6 January 2005 Edition
Mammoth miscarriage of justice - Nightmare continues for the Colombia 3
BY JOANNE CORCORAN
On 16 December, eight months after Niall Connolly, Jim Monaghan and Martin McCauley were found innocent by a Colombian judge, the verdict was overturned by an appeal court and they were handed down sentences of over 17 years each on trumped up charges of training left-wing FARC guerrillas.
The three men, arrested in Bogota in August 2001, had endured a 33-month nightmare up until their vindication in April of last year. They had remained in Colombia pending an appeal by the country's notoriously anti-human rights Attorney General Luis Camilo Osorio, but had left prison and gone into hiding shortly after Judge Jairo Acosta cleared them of the serious charges levelled against them.
The men, their families and supporters, the Bring Them Home campaign, human rights organisations from across the globe, and the Dublin Government, had expected them to be home for Christmas.
But nine days before Christmas, the Colombian authorities dropped a bombshell. Behind closed doors, with no new evidence and only the transcripts of the original trial, which had found the men innocent, three judges had found the men guilty.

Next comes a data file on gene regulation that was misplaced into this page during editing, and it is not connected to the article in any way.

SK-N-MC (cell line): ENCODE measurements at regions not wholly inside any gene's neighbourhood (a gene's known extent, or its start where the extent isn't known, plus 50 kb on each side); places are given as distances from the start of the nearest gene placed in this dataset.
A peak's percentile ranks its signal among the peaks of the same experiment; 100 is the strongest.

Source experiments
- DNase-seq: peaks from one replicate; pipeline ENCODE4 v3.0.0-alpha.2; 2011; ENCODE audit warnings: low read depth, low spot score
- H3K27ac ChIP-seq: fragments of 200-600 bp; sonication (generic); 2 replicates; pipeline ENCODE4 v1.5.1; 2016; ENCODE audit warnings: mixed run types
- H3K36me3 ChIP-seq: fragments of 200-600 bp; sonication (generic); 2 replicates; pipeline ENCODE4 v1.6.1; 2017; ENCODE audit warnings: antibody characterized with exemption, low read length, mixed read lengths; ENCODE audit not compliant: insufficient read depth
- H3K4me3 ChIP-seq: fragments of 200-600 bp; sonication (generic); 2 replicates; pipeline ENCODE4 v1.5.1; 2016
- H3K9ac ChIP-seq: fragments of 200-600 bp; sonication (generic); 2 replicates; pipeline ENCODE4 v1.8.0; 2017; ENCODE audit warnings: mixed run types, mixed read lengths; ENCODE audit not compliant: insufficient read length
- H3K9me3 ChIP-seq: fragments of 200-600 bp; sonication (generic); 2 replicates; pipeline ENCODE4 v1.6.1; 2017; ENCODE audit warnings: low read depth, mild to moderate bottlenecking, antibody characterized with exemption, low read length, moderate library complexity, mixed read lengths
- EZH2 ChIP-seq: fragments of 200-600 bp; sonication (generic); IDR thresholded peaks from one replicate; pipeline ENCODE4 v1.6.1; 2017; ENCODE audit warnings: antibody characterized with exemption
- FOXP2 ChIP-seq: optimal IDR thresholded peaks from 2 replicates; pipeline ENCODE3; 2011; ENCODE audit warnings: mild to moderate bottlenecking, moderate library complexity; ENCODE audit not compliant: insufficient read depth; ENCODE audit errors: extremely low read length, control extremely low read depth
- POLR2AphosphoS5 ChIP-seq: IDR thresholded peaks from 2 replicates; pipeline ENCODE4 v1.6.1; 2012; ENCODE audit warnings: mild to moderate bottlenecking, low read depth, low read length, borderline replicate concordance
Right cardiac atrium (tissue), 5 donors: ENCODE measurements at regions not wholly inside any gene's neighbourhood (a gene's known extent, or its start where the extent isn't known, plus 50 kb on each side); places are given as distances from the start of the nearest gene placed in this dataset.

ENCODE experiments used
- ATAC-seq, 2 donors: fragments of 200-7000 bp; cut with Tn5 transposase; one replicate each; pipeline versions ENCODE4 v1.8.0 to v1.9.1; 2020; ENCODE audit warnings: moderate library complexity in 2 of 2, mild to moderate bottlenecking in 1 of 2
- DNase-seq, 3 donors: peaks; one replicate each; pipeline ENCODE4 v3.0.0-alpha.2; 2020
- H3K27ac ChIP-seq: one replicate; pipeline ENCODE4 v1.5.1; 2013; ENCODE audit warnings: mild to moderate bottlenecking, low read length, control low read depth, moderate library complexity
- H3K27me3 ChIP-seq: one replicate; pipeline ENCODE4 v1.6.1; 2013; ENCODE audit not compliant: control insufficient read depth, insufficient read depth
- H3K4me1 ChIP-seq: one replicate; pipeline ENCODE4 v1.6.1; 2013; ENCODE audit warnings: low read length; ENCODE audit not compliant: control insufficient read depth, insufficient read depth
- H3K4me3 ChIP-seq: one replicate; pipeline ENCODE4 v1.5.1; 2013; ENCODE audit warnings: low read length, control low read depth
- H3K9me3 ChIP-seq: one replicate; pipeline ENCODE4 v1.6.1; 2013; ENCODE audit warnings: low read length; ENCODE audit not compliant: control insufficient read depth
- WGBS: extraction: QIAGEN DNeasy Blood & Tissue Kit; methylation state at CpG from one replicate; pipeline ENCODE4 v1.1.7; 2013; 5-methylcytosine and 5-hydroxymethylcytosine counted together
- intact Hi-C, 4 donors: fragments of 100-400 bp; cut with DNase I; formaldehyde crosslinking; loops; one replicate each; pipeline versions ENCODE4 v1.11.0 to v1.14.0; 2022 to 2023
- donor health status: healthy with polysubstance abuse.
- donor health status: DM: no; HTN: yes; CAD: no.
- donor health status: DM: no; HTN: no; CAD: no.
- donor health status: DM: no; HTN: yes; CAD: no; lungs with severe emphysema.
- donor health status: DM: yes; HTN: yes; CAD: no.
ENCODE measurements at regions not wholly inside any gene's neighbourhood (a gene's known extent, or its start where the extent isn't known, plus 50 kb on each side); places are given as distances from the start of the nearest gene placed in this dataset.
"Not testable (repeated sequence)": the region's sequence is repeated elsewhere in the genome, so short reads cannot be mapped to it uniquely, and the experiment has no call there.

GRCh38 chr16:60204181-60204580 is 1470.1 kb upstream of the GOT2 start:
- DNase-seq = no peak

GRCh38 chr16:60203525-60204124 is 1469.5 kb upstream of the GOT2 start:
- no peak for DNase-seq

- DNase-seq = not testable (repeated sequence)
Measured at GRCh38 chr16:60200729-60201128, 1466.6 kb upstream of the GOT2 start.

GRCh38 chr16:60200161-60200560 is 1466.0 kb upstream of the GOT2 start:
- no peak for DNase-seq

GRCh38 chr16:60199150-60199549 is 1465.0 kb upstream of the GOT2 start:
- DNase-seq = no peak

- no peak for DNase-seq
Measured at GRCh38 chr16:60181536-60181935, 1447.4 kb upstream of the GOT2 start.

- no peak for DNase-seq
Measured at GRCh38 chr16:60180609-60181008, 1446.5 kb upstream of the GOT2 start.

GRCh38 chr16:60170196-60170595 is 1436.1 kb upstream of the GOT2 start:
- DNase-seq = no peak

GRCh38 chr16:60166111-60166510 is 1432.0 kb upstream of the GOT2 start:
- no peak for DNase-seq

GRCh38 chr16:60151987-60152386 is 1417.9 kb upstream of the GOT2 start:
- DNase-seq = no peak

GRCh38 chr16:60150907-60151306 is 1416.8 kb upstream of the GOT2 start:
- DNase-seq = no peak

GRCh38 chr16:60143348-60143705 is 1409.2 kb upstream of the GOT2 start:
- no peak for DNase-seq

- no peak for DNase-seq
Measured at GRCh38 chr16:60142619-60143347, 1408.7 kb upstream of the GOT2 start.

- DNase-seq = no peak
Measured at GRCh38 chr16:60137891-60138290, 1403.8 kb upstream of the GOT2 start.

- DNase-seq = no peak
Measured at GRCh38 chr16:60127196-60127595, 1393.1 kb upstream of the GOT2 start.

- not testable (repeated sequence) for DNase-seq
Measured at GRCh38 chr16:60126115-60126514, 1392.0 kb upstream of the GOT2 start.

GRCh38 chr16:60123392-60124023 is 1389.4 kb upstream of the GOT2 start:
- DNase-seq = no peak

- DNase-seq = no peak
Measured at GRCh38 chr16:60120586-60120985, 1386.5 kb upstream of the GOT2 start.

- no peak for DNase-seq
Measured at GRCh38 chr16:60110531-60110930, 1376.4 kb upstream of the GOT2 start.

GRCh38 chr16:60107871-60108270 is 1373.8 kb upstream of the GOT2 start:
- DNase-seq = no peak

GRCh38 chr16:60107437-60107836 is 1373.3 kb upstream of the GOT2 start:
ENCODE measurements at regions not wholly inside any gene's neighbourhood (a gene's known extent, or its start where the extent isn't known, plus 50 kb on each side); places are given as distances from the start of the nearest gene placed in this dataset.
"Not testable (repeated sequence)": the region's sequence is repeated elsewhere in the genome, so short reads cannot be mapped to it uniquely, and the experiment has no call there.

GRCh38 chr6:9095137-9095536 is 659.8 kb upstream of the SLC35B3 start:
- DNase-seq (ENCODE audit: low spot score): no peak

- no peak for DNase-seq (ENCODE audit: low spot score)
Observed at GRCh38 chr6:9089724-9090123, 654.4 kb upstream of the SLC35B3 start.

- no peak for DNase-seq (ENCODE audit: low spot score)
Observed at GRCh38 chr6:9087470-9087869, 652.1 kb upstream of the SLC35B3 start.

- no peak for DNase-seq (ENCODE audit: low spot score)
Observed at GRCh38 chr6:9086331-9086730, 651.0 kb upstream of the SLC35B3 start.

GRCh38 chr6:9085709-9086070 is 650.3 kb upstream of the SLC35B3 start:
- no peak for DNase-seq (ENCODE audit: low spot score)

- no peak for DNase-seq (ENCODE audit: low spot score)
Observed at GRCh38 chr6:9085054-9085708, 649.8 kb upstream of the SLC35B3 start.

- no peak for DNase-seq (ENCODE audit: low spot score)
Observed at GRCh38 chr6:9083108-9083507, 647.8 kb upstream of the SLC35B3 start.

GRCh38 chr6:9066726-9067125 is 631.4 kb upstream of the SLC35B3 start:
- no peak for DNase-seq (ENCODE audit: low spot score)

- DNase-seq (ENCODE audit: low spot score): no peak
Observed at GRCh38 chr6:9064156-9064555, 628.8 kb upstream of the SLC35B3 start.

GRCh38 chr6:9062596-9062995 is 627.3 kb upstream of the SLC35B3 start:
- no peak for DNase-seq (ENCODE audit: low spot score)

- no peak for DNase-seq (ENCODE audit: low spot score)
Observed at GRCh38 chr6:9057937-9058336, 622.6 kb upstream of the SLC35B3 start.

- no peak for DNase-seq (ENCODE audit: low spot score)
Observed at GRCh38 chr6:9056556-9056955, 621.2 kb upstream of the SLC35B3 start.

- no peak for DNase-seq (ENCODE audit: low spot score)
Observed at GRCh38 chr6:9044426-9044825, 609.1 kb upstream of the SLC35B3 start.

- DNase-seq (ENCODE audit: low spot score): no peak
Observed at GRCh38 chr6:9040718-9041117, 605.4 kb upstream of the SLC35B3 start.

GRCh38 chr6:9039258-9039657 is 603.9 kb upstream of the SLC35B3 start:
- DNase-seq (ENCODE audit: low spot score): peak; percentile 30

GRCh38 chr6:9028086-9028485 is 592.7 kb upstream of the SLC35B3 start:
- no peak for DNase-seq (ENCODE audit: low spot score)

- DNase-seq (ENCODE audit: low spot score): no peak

Osorio immediately issued an arrest warrant for the three men and called in Interpol to help find them.
Speaking exclusively to An Phoblacht on Tuesday, spokesperson for the Bring Them Home campaign, Sinn Féin MLA Caitríona Ruane was incensed at the reversal of the verdict.
"What we have here is a mammoth miscarriage of justice along the scale of the Birmingham Six and Guildford Four," Ruane said. "This is a travesty of justice of international proportions. There are enormous questions around the role of the state in this decision, particularly the Attorney General's office, and the Colombian Army and security services. What we now have is Osorio and his office trying to drum up international support for this decision. His record stands; he is the problem and he is bringing disrepute to the Colombian legal system."
Ruane travelled to Colombia with fellow Sinn Féin MLA Gerry Kelly soon after the ruling was made public to discuss the legal options now open to Connolly, Monaghan and McCauley. The Bring Them Home campaign will lobby intensively for the original verdict to be reinstated.
After a trial which lasted ten months, and 33 months after they were first arrested and detained, the Colombia Three were found innocent on 27 April 2004 of charges of training left-wing guerrillas.
The trial judge dismissed the evidence provided by the prosecution and ordered an investigation into the two 'eye witnesses' brought to the trial by the Attorney General's Office.
"It was obvious to everyone that the prosecution case had been worthless and serious questions were being asked about the role of the Attorney General's Office in fabricating evidence and preparing witnesses to perjure themselves," Caitríona Ruane told An Phoblacht.
"Six-and-a-half months later, following an appeal by the Attorney General's Office, we have a decision by three magistrates who met behind closed doors, who never spoke to any of the witnesses or defence lawyers.